Japan Lifts Atomic Alert to Highest Level, Matching Chernobyl Print E-mail
By Staff and Wire Reports   
Tuesday, 12 April 2011 06:43
Japan raised the severity rating of its nuclear crisis to the highest, matching the 1986 Chernobyl disaster, after increasing radiation prompted the government to widen the evacuation zone and aftershocks rocked the country.

 

Japan’s Nuclear and Industrial Safety Agency today raised the rating to 7. The accident at the Fukushima Dai-Ichi station was previously rated 5 on the global scale, the same as the 1979 partial reactor meltdown at Three Mile Island in Pennsylvania.

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The stricken nuclear plant, located about 220 kilometers (135 miles) north of Tokyo, is leaking radiation in Japan’s worst civilian nuclear disaster after a magnitude-9 quake and tsunami on March 11. Tokyo Electric Power Co. said its plant, which has withstood hundreds of aftershocks, may spew more radiation than Chernobyl before the crisis is contained.

“If the leaks continue, the total radiation from the reactors may exceed” that from Chernobyl, Junichi Matsumoto, general manager of one of the utility’s nuclear divisions, said in Tokyo today.

The radiation released so far is estimated to be around 10 percent of that from Chernobyl, Japan’s nuclear safety agency said earlier.

The disaster at the Chernobyl power plant in modern-day Ukraine spewed debris as high as 9 kilometers into the air and released radiation 200 times the volume of the combined bombings of Hiroshima and Nagasaki in 1945, according to a 2006 report commissioned by Europe’s Green Party.

Evacuation Zone

The company’s shares fell 10 percent to close at 450 yen Tokyo. The stock has slumped 79 percent since the crisis began.

Today’s rating change won’t lead to a further widening of the evacuation zone beyond the increase announced yesterday, Kenkichi Hirose, an adviser to Prime Minister Naoto Kan’s cabinet, said at the nuclear agency’s news conference.

Chief Cabinet Secretary Yukio Edano said yesterday that residents of some towns beyond the 20-kilometer evacuation zone around the plant will have a month to move to safer areas.

“In contrast with Chernobyl, we have been able to avoid direct health risks,” Edano said at a public event in Tokyo today. “The assessment level of 7 may be the same, but in terms of its shape and contents, the process has been different.”

The International Nuclear and Radiological Event Scale rates nuclear accidents in terms of their effects on health and the environment, according to the International Atomic Energy Agency, which helped set up the system. Each of its seven steps represents a ten-fold increase in the severity, according to the INES factsheet.

Accident Rating Scale

Levels 1 through 3 are classified as incidents and those from 4 to 7 are defined as accidents. Level 7 means there has been a “major release of radioactive material with widespread health and environmental effects requiring implementation of planned and extended countermeasures,” the factsheet says.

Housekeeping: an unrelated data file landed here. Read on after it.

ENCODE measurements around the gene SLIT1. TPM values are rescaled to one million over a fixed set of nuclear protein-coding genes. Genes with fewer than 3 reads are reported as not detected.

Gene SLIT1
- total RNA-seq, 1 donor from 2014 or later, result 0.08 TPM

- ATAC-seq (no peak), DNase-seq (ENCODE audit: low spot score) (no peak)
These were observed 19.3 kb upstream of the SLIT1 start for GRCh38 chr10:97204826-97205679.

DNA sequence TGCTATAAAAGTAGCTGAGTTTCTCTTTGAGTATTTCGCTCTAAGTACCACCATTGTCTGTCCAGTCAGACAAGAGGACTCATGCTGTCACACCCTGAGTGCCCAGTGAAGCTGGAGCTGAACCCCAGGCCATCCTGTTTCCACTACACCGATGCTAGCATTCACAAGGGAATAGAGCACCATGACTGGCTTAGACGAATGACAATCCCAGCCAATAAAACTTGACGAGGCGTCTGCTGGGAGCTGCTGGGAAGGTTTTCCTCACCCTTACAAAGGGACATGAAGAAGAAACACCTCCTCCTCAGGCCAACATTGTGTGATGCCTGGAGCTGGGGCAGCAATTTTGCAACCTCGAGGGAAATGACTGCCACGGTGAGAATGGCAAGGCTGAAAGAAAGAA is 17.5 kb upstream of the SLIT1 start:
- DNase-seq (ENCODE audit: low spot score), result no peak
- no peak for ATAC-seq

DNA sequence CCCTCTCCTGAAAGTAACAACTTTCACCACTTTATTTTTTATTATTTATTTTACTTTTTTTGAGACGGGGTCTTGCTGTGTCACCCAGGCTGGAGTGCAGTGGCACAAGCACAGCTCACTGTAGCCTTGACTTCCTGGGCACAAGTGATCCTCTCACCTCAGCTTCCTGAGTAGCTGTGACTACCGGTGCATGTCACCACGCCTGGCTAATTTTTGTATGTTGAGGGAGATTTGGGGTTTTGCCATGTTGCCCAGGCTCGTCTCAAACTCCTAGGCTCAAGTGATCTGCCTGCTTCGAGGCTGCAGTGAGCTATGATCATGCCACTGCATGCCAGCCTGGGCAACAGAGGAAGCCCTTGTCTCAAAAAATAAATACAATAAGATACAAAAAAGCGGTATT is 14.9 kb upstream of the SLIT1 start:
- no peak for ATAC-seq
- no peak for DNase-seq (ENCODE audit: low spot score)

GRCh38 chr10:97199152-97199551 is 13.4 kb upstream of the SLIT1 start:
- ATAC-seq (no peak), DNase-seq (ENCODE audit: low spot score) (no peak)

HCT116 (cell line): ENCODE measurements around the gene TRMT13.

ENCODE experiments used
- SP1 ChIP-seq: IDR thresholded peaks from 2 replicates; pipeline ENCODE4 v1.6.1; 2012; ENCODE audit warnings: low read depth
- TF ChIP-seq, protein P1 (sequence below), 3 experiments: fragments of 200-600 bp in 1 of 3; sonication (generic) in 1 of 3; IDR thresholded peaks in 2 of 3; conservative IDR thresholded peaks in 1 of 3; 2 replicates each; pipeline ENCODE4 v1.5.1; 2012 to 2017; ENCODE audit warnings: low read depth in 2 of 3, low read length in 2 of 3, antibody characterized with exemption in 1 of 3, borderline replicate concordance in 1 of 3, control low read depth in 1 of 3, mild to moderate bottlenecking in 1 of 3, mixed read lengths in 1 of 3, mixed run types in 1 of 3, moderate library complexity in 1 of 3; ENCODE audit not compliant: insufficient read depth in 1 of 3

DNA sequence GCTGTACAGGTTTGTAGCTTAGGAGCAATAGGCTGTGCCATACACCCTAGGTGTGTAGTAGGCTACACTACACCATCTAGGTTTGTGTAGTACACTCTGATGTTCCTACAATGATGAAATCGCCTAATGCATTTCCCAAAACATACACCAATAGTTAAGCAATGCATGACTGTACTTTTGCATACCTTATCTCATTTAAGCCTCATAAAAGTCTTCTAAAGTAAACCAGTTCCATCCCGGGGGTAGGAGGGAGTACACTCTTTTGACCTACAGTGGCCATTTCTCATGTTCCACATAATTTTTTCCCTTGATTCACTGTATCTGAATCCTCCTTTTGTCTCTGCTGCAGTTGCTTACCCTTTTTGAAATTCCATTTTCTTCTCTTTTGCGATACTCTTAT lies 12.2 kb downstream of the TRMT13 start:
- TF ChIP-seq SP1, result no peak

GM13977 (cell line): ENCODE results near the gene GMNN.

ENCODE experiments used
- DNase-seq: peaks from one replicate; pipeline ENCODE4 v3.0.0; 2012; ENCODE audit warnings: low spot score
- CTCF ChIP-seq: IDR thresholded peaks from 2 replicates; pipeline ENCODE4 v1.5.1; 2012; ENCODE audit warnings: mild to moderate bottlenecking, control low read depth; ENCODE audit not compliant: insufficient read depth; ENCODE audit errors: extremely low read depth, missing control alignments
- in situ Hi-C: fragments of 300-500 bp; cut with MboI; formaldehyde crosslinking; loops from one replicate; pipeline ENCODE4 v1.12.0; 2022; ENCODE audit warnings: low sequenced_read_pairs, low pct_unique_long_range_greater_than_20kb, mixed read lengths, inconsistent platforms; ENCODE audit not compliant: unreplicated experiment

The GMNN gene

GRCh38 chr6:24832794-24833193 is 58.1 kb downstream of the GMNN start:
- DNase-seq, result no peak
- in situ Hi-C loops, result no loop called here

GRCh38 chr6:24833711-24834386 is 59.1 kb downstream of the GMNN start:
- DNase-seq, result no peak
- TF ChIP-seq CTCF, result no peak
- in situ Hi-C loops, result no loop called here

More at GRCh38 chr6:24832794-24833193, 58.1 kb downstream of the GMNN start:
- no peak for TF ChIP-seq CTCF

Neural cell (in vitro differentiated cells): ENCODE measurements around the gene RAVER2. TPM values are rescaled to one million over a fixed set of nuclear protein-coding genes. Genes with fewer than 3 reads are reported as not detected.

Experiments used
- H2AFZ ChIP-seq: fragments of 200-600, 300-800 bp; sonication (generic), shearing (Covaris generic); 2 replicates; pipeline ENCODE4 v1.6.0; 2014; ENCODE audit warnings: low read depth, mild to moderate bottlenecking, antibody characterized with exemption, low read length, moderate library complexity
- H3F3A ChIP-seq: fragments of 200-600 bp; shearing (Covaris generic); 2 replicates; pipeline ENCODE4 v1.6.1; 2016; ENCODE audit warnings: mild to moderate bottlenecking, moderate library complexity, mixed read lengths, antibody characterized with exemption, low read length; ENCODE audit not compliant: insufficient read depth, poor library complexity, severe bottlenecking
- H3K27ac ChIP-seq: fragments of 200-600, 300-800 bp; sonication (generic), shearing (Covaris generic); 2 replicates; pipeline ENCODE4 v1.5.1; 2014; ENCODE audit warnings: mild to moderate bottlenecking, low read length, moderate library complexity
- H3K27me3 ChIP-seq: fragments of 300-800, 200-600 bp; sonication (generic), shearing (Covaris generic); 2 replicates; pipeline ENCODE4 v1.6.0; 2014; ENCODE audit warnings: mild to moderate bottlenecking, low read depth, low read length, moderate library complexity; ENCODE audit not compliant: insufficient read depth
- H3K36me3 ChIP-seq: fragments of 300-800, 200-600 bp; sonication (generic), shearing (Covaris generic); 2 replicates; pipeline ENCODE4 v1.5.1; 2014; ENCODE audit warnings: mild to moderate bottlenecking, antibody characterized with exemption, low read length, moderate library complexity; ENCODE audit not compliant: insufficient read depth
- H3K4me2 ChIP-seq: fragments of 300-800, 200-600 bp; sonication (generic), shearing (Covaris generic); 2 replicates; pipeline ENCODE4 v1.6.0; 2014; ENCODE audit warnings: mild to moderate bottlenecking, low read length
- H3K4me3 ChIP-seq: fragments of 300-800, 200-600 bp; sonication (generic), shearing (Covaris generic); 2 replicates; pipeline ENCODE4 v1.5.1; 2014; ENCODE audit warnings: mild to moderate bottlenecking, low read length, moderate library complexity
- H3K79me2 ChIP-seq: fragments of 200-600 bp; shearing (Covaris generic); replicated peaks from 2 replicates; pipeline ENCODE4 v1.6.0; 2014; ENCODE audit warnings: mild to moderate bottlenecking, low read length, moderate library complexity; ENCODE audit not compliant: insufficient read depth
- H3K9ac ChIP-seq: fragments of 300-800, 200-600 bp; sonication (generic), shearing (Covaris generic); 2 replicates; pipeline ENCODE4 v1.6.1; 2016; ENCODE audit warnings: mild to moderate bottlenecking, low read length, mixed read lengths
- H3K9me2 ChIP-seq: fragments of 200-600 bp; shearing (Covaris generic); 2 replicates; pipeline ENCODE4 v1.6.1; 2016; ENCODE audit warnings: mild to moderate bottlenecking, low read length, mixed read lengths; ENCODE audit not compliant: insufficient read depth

The level 7 assessment is based on the combined severity of the situation at reactor Nos. 1, 2 and 3, Hidehiko Nishiyama, deputy director-general of the safety agency, said today.

The government “is at last beginning to wake up to the reality of the scale of the disaster,” said Philip White, International Liaison Officer at the Citizens’ Nuclear Information Center, a Tokyo-based group opposed to atomic energy. “Its belated move to evacuate people from a larger area around the nuclear plant, likewise, is a recognition that the impact on public health is potentially much greater than it first acknowledged.”

Death Toll

The March 11 earthquake, the nation’s strongest on record, and tsunami left about 27,500 dead or missing, according to Japan’s National Police Agency. The government has estimated the damage at 25 trillion yen ($295 billion). Tepco may face claims of as much as 11 trillion yen, according to one estimate.

Japan was stuck by two earthquakes stronger than magnitude 6 today, hindering recovery efforts as workers were temporarily evacuated. The temblors followed a 6.6-magnitude quake yesterday and a magnitude 7.1 aftershock on April 7.

While was no damage to the Fukushima plant from the recent earthquakes, Tepco official Junichi Matsumoto said disruptions make it difficult to assess when it will achieve cold shutdown of the three damaged reactors. The station has six reactors.

Tepco resumed injecting nitrogen into the No.1 reactor’s containment vessel at 11:34 p.m. yesterday after halting it following yesterday’s temblor, the utility said in a statement on its website. The operation, which is aimed at preventing hydrogen explosion, is continuing, spokesman Naoyuki Matsumoto said by telephone today.

Water levels in trenches near reactors Nos. 1, 2 and 3 haven’t changed, according to the statement.




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